Does this mean that the new GATT agreement is all bad for us? What will be the impact of the new agreement on TRIPS and TRIMS? Will farmers have to pay more for the seeds they buy?
And yet, Narasimha Rao’s speech in Jaipur reveals that even the government was not entirely happy with the accord. Does this mean that the new GATT agreement is all that bad for us? What will be impact of the new agreement on TRIPS and TRIMS? Will farmers have to pay more for the seeds they buy?
Unhappily, there are no firm answers. Negotiators from the Indian government concede that like trade, which is really a matter of give and take, one should not look for unilateral advantages in the new GATT treaty. But on balance, which are the areas where India has definitely suffered? And where has it gained?
TEXTILES: Till now, its exports were governed by the Multi-Fibre Agreement (MFA) between bulk importers like America, the European Community (EC), Japan, etc. This allowed their governments to impose quotas on cheaper exports from developing nations like India, Pakistan, etc.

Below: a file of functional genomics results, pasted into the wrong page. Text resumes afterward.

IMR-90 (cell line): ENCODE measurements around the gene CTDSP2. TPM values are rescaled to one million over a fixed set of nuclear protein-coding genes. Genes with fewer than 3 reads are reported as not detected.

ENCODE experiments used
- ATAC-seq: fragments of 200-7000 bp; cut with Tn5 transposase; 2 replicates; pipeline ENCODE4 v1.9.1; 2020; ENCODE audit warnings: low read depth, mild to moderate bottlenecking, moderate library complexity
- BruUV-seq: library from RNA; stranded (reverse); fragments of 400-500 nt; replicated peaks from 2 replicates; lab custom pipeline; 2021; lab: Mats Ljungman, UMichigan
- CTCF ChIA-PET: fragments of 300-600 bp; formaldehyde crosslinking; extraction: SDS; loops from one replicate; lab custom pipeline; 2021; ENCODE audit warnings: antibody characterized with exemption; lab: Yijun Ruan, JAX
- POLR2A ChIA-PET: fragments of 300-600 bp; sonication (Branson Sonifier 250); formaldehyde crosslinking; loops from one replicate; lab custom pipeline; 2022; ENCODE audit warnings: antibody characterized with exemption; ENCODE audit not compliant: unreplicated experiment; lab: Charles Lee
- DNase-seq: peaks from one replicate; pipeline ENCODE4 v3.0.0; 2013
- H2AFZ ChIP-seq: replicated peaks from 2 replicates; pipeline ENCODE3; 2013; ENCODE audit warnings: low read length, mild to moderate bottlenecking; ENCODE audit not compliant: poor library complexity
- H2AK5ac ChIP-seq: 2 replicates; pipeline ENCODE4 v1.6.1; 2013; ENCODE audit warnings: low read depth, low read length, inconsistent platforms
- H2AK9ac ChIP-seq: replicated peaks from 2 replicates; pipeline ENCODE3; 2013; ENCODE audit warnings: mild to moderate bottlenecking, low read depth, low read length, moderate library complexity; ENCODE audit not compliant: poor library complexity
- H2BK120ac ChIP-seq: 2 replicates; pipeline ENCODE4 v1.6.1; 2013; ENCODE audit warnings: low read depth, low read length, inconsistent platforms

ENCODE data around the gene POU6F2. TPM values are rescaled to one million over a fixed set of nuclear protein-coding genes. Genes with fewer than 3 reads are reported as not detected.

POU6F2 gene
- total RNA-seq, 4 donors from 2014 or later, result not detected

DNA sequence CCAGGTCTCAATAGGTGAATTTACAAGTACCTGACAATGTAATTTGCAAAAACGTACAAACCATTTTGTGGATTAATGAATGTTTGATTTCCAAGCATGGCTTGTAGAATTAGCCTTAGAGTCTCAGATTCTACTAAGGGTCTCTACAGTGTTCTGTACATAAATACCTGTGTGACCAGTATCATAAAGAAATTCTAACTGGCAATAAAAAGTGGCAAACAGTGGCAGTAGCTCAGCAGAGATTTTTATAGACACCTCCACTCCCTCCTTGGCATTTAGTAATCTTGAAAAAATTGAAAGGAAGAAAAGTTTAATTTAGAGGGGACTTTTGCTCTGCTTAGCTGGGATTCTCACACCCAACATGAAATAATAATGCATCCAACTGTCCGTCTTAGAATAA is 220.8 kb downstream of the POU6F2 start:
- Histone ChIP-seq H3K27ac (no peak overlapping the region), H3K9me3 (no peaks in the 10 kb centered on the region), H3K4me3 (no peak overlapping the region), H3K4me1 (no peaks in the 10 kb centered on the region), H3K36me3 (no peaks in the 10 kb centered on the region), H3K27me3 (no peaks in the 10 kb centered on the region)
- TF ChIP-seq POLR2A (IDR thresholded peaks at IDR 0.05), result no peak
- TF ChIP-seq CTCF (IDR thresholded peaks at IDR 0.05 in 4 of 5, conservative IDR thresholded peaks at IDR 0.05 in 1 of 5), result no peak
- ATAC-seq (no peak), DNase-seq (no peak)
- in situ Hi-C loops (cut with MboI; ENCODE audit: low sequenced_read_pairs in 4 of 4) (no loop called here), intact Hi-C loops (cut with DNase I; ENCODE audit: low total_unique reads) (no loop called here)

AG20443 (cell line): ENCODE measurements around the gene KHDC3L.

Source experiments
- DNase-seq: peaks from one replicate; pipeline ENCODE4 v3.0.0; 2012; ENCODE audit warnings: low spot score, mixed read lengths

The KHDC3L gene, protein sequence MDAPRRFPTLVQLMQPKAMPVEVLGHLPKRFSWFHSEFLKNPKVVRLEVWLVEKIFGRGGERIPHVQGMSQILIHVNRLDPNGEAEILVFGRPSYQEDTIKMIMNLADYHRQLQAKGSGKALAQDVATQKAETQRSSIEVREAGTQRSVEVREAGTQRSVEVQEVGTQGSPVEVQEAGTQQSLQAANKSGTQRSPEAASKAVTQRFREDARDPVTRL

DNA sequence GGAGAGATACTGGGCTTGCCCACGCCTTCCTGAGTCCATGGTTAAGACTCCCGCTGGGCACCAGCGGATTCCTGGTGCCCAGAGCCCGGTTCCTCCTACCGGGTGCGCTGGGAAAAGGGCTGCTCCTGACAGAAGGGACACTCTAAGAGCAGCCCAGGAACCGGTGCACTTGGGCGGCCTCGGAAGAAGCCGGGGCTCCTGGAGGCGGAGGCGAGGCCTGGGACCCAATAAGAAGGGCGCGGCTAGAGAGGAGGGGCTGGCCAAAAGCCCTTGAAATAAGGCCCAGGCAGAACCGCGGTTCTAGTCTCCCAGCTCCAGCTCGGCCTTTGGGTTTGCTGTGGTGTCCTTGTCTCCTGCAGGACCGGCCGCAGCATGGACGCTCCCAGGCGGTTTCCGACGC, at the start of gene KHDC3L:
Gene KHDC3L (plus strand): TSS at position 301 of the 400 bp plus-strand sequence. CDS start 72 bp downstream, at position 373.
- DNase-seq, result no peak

When the issue of Intellectual Property Rights (IPR) was first brought to GATT in 1986 by the United States, the developing nations had rather linked this to the scrapping of MFA. The final agreement does end this, but with grave qualifications.
The final act provides for scrapping of the MFA in ten years. But it is also stipulated that 51 percent of the quotas that are imposed under it will go in nine years and the remaining in the tenth year. This is touted as a big gain for India.
Possibly, in the long-term, yes. But exporters and DFA opponents argue that in the first nine years, countries like the United States will bring in other products which are not subject to MFA now. This will help them keep within the GATT law even while keeping out those imports, which are cheap.
Even Chidambaram would have been happier if the MFA had been phased out earlier than ten years. “We have not been able to get a quicker phase-out in the multi-fibre agreement,” he admitted in a chat with SUNDAY.